“It’s hard to imagine a sadder scenario from a free-expression perspective,” New York University law professor Burt Neuborne, a First Amendment expert, told The Washington Post. “Private people being blackmailed into repudiating their expression and the government using its power to punish the blackmail victim. There isn’t an adult in the room. When we have no substantive policies to debate, symbolism dominates.”
Rick Burton, a professor of sports management at Syracuse University, said Nike may actually benefit from the dust-up, which pushed the company into the headlines. And it may play favorably with younger consumers — 12- to 25-year-olds who are more likely to wear stylish sneakers than the 55-year-old governor of Arizona.
“I think it’s pretty bold by Nike and shows their trust in Colin Kaepernick,” Burton said. “It’s really impressive that Colin Kaepernick is shaping Nike’s strategy and decision in ways maybe more prominent athletes are not.”
Burton said it was likely that Nike factored in the potential ramifications of its decision, a choice that shows its respect for Kaepernick and willingness to align itself with his values.
“It suggests he’s at the table with Nike execs,” he said.
The company has faced political head winds before, intentionally leaning into controversy when it tapped Kaepernick — a lightning rod for his role initiating protests during the national anthem while he was in the NFL — to be one of the faces of a 30th anniversary ad campaign last fall. That decision also touched off a round of condemnation from Republican officials, including President Trump.
But the political outcry did not hurt the company’s bottom line. In fact, its sales have grown higher since the ad was released — data that hints at the business calculations that typically underscore bold advertising decisions made by international brands like Nike.
Other states were already lining up for the company’s business on Tuesday.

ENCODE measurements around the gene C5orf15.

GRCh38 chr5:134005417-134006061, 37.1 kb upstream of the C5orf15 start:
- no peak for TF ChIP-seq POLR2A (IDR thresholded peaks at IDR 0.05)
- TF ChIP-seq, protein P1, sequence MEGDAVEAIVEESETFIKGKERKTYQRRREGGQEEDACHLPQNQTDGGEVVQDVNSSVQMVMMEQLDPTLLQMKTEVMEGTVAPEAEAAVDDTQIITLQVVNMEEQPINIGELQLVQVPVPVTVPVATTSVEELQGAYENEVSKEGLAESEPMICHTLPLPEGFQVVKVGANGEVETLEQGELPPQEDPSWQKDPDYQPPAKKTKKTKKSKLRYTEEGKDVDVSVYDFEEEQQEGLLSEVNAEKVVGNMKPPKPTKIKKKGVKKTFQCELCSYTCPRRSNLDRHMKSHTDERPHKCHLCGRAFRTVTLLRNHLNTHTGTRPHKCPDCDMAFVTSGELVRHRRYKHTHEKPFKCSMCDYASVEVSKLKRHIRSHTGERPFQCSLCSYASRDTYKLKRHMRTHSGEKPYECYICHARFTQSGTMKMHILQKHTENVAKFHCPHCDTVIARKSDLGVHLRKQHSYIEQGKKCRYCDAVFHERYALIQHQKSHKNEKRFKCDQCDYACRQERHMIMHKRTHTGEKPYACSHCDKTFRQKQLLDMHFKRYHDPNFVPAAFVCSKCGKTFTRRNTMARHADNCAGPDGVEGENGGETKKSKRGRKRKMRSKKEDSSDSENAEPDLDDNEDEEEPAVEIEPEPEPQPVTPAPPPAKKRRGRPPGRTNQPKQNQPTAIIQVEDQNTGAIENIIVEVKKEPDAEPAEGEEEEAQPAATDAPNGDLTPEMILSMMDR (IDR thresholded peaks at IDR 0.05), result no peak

“Let’s talk,” New Mexico Gov. Michelle Lujan Grisham (D) tweeted at the company. Nora Meyers Sackett, a spokeswoman, told The Post that the governor’s office had reached out to Nike to see whether New Mexico could be a “potential fit” for the company’s plans.
The Betsy Ross flag in question is named after an upholsterer who was a contemporary of Founding Fathers such as George Washington, though there are questions about whether she is actually responsible for the design because the legend first emerged in a speech given by her grandson in 1870.
Though the flag has been used on occasion by hate groups — as has the current American flag — it is not a notable or unique symbol of white supremacists or other hate groups, according to Mark Pitcavage, a researcher at the Anti-Defamation League’s Center on Extremism.
“You can go to an endless amount of white-supremacist rallies and never see a Betsy Ross flag,” he said. “Overwhelmingly, it’s used by ordinary people in ordinary circumstances as a cool-looking patriotic and historical flag.”
He said the flag had found some traction in the militia movement, an anti-government philosophy with extremist elements whose followers have gravitated toward symbols from the American Revolution, such as the “Don’t tread on me” flag.
But for symbols that have multiple meanings, context is important, Pitcavage said, noting the popularity of swastikas in Asia as a symbol of peace and goodwill.
Still, the Betsy Ross flag has been used in ways that have been seen as offensive. In 2016, a schools superintendent in Grand Rapids, Mich., apologized after some students at a predominantly white high school in the area brought the flag to a football game featuring an opponent with majority black players. The superintendent, Dan Behm, said he believed the flag had been used as a symbol of “exclusion and hate.”